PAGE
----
5. He inspired the characterization of Don Quixote and Byron’s archetypical hero.
6. His writing was diverse in scope, including such titles as Wet Book of the Otter and Instructions to My Translator. These also remain lost.
7. Near the time of Sweeney’s disappearance, he burned all his own books and in following years, his books were removed from all the world’s major libraries.
8. Sweeney claimed to have thought in English but wrote in Spanish so that executioners of the Inquisition and the future fascists of the Spanish Civil War would “choke to death” on his poems.
9. It is rumored that a complete set of his works remains in a locked room in the Library of Tlón, to which no one has gained access in centuries.
10. Sweeney’s cousin Alicia Ramirez Ortega Hurtado Matamoros Pardo Casado Santamaría Bustos Hortiguela López López read the madness in Juan’s eyes and thus hid this small manuscript, which was discovered by Chad Sweeney in 2005 in the walls of the ancestral Sweeney castle in Oklahoma and published this year by Forklift Ink. Spoiler alert: I heard through the grapevine that more work by Juan Sweeney might have recently been discovered but don’t quote me on that.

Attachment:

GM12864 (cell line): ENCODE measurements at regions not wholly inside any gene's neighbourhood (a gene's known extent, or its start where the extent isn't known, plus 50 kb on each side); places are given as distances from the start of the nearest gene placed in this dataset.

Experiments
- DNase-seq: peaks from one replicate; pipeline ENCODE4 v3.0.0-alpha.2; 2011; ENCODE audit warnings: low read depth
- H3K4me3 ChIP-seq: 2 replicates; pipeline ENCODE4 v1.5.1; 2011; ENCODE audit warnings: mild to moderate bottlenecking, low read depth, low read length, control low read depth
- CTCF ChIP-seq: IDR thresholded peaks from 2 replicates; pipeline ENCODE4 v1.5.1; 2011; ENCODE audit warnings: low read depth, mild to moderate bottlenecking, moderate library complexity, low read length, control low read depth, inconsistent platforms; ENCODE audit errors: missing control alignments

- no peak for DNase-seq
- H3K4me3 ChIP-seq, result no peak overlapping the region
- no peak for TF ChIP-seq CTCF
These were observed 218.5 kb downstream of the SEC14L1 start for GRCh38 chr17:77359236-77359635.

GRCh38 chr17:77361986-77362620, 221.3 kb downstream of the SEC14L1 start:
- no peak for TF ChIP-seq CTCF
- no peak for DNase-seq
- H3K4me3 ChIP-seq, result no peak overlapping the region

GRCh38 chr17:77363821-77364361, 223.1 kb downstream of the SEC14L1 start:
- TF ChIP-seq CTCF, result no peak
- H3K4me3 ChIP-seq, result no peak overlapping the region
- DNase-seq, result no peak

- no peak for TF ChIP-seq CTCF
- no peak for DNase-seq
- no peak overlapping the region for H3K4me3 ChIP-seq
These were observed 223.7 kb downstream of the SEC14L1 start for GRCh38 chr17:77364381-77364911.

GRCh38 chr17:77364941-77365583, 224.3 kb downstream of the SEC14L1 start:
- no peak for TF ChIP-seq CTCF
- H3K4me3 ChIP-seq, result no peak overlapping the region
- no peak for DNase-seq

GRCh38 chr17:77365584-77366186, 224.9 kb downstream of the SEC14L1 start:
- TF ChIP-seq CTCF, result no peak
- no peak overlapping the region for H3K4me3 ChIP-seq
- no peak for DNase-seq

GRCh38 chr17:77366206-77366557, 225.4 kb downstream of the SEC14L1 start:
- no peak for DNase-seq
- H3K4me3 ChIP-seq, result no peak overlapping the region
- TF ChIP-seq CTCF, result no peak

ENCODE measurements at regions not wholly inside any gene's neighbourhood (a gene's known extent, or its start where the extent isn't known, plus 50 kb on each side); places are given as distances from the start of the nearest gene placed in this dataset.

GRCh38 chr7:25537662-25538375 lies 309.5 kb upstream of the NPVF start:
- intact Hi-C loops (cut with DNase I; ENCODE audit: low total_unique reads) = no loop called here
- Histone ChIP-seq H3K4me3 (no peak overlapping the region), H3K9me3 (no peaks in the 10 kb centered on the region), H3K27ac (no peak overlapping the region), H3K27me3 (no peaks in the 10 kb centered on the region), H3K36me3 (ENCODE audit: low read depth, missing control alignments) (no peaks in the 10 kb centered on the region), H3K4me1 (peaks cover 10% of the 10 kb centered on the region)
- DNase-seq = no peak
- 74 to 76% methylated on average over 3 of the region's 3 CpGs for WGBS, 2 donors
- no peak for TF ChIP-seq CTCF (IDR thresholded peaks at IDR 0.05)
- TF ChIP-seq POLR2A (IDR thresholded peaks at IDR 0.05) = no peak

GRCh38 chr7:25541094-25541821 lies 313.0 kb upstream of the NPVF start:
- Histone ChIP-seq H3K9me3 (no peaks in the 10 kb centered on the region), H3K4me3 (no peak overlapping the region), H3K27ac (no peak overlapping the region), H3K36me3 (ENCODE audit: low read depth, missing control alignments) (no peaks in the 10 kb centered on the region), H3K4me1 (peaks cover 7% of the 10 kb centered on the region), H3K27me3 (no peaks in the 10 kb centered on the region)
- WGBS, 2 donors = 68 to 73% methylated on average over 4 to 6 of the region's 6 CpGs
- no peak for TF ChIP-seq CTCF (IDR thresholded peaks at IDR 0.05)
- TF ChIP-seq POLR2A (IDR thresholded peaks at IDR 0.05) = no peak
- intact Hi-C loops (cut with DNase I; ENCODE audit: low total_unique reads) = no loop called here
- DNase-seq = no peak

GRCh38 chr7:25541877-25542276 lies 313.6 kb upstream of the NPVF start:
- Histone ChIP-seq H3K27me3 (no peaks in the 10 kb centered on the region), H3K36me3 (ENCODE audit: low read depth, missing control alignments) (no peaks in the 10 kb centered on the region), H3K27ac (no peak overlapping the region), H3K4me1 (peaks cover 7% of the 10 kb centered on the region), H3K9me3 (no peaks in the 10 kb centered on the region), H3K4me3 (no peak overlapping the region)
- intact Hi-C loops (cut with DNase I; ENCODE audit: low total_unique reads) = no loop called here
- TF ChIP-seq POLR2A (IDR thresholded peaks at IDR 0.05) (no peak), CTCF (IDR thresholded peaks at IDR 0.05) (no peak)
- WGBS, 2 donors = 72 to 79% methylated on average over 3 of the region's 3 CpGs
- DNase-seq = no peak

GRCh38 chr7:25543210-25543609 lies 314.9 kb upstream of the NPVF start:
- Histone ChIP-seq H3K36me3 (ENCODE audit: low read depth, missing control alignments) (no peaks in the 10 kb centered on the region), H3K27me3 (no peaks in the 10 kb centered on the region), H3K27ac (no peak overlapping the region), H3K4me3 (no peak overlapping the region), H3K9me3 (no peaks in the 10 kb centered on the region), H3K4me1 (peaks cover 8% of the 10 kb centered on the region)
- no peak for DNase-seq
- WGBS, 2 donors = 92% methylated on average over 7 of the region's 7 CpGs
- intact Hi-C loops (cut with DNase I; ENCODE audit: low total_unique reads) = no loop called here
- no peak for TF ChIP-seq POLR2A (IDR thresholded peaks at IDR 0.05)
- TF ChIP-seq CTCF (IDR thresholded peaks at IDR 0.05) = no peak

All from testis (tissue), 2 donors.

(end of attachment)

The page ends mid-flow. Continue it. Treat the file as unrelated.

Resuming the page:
Chad Sweeney also writes in the translator’s note “Admittedly, I do not like [Juan’s] poetry much and have tried to improve on it when possible. Nevertheless, the work of Juan Sweeney de las Minas de Cobre has branded me forever, and I cannot look away.” 

Well, speak for yourself, Chad. We love Juan, at least the way he is now. We’re not sure what you’ve done to improve him as his translator, but whatever it was: Bueno. He too has branded us forever. We cannot look away either. We never wanted to in fact.